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T ECHNICAL C HANGE, C OMPETITION, AND V ERTICAL I NTEGRATION Srinivasan Balakishnan & Birger Wernerfelt Strategic Management Journal Vol. 7, No. 4. (Jul. – Aug., 1986) pp. 347-359

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F OCUS OF T HIS P APER Why certain investments in the long run would be more attractive to integrated firms than to independent suppliers?

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S TRUCTURE OF THIS PAPER A survey of the received theories of vertical integration Extending these theories and making arguments Building a model, making hypotheses and doing tests Predictions and conclusions

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E XTANT IDEAS Klein, Crawford, and Alchian (1978); and Williamson (1979) -An integrated firm will do better than an un-integrated competitor if there are high profits in the value-added chain. (Bilateral Monopoly) Hayes and Abernathy (1980), Porter (1980), Harrigan (1983) -Irreversible investments are vulnerable, if there is uncertainty about their future value. Williamson (1975) -Uncertainty, in general, lead to more vertical integration Tucker and Wilder (1977) and Harrigan (1983) -Negative relationship between competition and integration, both in economics and in business policy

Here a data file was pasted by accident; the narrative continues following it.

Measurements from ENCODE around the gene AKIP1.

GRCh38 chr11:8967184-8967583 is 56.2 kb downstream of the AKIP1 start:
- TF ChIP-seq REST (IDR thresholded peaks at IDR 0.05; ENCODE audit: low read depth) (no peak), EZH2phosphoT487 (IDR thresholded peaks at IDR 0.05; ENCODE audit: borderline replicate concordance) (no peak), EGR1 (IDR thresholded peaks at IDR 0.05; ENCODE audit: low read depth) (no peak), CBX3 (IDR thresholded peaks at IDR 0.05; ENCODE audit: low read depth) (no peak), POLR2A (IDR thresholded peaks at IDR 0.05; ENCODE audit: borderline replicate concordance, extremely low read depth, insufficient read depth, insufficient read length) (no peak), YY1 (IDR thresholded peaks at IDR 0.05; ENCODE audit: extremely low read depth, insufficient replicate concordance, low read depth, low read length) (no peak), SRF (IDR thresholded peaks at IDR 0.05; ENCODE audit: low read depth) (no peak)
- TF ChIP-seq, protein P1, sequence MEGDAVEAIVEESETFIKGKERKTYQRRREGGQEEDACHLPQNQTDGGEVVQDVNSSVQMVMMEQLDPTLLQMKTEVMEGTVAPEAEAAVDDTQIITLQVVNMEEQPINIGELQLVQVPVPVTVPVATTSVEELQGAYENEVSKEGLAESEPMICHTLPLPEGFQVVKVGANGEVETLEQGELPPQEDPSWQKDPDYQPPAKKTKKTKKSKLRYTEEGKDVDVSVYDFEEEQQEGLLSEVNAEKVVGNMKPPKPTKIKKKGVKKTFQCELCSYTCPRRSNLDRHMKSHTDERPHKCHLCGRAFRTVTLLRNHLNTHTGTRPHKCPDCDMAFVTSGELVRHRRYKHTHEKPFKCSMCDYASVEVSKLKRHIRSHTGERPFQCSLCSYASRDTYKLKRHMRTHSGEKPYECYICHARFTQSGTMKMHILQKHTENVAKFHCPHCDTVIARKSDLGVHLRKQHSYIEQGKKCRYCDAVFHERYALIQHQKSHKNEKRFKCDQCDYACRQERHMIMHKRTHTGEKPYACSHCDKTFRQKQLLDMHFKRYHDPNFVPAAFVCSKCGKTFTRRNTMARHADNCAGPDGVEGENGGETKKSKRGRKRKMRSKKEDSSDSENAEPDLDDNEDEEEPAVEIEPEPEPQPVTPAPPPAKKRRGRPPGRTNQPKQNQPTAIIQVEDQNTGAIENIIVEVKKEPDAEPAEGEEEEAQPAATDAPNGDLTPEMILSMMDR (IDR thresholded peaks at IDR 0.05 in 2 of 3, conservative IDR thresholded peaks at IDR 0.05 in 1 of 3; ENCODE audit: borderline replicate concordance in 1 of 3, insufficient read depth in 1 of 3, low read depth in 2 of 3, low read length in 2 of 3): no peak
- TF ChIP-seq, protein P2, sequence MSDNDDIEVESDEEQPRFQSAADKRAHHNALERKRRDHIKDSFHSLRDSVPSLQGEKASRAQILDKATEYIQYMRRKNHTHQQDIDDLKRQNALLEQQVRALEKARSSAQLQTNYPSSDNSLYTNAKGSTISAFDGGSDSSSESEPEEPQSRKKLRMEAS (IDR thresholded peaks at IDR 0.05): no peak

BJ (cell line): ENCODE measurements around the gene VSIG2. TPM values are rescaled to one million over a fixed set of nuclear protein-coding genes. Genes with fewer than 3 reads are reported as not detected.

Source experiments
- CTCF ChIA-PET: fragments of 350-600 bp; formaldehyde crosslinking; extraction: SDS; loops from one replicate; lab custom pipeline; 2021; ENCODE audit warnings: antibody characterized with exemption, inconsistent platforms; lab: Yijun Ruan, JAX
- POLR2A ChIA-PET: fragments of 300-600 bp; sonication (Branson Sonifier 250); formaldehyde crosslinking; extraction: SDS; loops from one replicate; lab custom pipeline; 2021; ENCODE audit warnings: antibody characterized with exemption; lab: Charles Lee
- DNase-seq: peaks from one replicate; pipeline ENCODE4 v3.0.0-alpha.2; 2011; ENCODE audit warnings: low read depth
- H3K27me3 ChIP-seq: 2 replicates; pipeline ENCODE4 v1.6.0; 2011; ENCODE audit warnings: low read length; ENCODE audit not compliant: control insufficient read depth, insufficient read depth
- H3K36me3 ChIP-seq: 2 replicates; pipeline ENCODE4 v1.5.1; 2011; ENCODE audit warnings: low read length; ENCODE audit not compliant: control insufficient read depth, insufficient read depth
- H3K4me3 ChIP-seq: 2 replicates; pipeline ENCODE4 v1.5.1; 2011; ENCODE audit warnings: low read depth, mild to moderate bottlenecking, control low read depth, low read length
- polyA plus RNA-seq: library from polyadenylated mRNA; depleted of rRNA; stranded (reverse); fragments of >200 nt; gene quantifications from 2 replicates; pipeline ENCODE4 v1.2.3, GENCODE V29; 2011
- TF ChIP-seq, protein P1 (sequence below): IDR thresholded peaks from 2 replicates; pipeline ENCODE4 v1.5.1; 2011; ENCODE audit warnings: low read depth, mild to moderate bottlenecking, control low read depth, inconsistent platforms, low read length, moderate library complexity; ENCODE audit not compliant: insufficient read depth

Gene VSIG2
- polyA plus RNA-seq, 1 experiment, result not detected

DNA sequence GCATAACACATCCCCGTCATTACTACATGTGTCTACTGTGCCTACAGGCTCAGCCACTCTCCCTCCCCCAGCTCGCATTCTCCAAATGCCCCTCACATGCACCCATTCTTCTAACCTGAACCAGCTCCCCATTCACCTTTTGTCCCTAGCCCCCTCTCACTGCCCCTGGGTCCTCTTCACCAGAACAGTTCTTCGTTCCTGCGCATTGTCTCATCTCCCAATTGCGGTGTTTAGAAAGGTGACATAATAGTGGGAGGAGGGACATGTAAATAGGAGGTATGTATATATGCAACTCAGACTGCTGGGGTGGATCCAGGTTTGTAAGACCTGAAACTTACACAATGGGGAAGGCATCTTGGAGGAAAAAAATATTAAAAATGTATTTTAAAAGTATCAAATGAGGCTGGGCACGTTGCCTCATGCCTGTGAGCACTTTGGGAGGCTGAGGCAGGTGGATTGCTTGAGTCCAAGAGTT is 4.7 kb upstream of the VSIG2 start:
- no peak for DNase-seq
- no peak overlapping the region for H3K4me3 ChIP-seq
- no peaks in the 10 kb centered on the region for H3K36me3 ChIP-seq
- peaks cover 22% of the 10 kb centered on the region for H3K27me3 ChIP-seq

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E XTANT T HEORY ∏ (S) = R(S) – {c(S) + d(S)} S1 = Integration strategy S2 = Market strategy R = Firm’s Revenue c = Firm’s Cost of Production d = Transaction Costs for the Strategy ∏= Profit of the Firm If ∏ (S1) > ∏ (S2), Integration (S1) is preferred. ∏ (S1) > ∏ (S2), when Competitive consideration, R(S1) > R(S2) Production economies, c(S1) < c(S2) Transactional economies, d(S1) < d(S2)

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E XTANT T HEORIES Competitive consideration: Entry barrier and product differentiation Production economies: Economies of scope Transactional economies: - Advantages of Hierarchies - limits to corporate span Investment in specialize assets and technological change: vertical integration implies investment with low salvage value and hence it increases the size of the capital loss, if a major innovation occurs.

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A RGUMENTS OF THIS PAPER While uncertainty in general will make integration more effective, a particular type of uncertainty, the possibility of technological obsolescence, works the other way.

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P REMISES AND A SSUMPTIONS OF THIS PAPER Premises Strategy relates to the future and future is almost always different from the present. Strategic decisions imply resource commitments, and few of these commitments can be revoked without incurring some costs. Assumptions All investments are completely irreversible The pool of potential suppliers to be sufficiently large for the firms in our industry to set the level of integration and expect the suppliers to adjust accordingly.